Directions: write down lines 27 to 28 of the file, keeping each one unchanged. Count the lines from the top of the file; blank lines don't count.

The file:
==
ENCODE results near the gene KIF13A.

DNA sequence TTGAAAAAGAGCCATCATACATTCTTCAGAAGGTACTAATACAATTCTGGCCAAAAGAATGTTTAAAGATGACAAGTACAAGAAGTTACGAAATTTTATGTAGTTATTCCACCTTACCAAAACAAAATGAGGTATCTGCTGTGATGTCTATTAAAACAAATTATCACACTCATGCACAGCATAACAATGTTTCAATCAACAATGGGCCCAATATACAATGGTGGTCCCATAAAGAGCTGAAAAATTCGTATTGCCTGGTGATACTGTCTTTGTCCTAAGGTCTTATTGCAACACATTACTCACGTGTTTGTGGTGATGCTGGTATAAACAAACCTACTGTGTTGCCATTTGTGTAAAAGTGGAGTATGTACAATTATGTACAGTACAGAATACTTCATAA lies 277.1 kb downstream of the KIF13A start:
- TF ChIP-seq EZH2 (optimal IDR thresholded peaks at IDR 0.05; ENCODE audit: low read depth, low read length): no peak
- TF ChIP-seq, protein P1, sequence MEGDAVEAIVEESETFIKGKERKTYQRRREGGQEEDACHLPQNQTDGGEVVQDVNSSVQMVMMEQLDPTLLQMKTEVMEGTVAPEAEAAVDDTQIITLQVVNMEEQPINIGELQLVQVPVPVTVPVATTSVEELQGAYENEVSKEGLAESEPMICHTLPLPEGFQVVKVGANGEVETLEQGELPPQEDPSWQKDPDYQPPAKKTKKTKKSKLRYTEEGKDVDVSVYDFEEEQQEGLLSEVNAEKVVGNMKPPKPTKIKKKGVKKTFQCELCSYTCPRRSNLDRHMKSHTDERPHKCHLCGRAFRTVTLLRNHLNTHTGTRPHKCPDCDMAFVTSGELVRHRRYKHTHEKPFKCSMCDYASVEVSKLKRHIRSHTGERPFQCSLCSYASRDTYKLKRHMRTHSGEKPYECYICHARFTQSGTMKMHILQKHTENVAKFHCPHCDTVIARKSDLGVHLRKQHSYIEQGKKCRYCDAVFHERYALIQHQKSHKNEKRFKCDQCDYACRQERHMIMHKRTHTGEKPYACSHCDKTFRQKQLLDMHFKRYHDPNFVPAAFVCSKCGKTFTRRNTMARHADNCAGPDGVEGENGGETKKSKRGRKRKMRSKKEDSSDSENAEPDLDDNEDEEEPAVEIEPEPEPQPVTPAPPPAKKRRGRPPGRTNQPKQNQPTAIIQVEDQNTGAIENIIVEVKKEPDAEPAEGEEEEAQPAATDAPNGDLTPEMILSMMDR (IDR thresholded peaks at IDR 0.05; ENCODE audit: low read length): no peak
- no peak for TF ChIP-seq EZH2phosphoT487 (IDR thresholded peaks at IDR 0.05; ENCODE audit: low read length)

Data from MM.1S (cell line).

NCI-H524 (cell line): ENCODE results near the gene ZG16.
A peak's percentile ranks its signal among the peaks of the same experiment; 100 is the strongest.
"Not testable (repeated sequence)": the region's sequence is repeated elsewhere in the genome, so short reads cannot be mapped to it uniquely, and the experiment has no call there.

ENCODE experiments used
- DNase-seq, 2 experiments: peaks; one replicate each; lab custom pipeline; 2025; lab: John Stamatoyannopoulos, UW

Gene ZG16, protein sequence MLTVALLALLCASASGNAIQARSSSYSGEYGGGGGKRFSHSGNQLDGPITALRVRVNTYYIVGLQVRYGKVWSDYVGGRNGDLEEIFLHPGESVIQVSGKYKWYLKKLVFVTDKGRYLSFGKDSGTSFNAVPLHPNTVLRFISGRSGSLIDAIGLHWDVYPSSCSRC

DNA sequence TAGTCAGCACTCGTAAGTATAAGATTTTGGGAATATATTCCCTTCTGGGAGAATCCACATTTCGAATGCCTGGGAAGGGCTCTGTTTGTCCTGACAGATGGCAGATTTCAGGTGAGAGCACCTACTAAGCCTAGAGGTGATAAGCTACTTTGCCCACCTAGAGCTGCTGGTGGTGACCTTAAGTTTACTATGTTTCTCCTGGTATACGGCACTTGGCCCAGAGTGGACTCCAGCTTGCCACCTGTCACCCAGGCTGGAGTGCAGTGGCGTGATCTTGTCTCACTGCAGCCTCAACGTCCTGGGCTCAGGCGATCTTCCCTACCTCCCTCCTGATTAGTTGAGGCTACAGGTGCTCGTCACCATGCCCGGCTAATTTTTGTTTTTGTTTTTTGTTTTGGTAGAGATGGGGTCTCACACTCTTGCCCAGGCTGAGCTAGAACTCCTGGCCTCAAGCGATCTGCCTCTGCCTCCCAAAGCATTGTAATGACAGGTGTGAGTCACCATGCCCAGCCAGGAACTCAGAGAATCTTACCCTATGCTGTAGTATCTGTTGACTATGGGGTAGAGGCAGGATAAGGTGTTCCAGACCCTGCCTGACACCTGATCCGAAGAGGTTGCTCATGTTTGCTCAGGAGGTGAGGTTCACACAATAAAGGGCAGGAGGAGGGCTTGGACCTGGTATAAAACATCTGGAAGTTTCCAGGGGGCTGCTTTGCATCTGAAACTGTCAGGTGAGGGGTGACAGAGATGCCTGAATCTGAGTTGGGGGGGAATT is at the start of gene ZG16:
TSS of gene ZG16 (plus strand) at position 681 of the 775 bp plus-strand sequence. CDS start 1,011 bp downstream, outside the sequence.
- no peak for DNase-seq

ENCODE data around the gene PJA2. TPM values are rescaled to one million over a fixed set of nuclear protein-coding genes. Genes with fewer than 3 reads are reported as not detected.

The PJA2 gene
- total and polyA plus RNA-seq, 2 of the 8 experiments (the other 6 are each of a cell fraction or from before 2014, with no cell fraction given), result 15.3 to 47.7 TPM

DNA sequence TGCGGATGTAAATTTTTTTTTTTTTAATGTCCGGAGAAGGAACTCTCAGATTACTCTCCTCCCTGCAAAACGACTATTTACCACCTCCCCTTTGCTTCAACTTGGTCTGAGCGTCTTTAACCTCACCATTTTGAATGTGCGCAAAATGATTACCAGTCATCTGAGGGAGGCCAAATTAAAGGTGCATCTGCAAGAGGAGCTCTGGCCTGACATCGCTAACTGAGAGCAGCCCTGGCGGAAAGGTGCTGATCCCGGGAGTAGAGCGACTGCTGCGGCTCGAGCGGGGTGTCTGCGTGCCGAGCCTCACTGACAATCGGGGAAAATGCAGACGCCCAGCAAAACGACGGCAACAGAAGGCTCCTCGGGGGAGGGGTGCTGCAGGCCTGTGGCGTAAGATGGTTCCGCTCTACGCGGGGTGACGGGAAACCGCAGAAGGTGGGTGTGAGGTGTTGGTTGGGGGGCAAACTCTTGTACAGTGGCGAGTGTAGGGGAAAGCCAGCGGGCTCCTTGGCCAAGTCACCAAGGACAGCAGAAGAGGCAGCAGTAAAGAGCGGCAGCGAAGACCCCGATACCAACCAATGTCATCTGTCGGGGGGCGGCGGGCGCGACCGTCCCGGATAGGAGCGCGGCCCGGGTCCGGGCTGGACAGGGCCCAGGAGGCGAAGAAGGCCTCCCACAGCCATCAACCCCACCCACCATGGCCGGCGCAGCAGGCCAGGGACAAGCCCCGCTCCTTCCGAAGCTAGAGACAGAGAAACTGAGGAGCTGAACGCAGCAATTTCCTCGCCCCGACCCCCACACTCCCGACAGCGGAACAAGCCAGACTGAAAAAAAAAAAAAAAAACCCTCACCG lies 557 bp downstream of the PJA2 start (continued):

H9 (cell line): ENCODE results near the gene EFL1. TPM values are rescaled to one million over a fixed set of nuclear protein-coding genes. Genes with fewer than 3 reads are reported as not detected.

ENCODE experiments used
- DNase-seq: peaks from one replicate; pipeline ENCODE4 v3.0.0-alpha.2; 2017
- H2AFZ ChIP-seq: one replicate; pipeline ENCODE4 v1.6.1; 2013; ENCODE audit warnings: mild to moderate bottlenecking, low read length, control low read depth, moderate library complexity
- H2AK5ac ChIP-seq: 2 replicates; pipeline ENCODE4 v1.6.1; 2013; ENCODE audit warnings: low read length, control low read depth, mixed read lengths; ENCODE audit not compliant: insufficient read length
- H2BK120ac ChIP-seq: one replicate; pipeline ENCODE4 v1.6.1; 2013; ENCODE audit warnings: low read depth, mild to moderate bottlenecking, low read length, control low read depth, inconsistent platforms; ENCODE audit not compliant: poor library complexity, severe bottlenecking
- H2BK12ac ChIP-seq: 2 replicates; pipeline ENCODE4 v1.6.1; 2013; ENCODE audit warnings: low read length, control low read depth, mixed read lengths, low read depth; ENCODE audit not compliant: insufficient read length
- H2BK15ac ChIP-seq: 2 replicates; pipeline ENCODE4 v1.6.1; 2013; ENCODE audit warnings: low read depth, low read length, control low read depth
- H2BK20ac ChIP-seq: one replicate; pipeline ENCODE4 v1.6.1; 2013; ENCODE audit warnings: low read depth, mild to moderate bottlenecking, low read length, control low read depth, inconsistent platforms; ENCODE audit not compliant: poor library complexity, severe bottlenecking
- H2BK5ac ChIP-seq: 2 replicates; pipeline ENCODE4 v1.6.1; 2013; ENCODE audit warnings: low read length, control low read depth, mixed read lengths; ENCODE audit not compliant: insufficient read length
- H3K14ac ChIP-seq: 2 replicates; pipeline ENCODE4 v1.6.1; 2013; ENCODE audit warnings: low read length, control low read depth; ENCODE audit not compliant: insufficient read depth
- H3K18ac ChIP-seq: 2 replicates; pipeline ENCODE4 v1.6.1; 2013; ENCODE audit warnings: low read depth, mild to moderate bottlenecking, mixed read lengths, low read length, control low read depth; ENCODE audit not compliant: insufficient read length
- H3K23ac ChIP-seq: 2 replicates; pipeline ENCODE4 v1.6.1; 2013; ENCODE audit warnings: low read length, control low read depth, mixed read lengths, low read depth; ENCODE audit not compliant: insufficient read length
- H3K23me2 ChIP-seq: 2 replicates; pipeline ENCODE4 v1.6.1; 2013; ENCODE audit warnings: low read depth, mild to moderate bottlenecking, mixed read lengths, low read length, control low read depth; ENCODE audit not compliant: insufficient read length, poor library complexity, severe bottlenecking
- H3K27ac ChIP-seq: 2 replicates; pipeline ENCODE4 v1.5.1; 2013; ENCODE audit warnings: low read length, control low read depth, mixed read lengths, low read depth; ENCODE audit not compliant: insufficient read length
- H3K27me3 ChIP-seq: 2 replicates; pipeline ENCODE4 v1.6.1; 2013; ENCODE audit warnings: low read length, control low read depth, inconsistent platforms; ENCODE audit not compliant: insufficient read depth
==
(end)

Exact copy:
- H2BK15ac ChIP-seq: 2 replicates; pipeline ENCODE4 v1.6.1; 2013; ENCODE audit warnings: low read depth, low read length, control low read depth
- H2BK20ac ChIP-seq: one replicate; pipeline ENCODE4 v1.6.1; 2013; ENCODE audit warnings: low read depth, mild to moderate bottlenecking, low read length, control low read depth, inconsistent platforms; ENCODE audit not compliant: poor library complexity, severe bottlenecking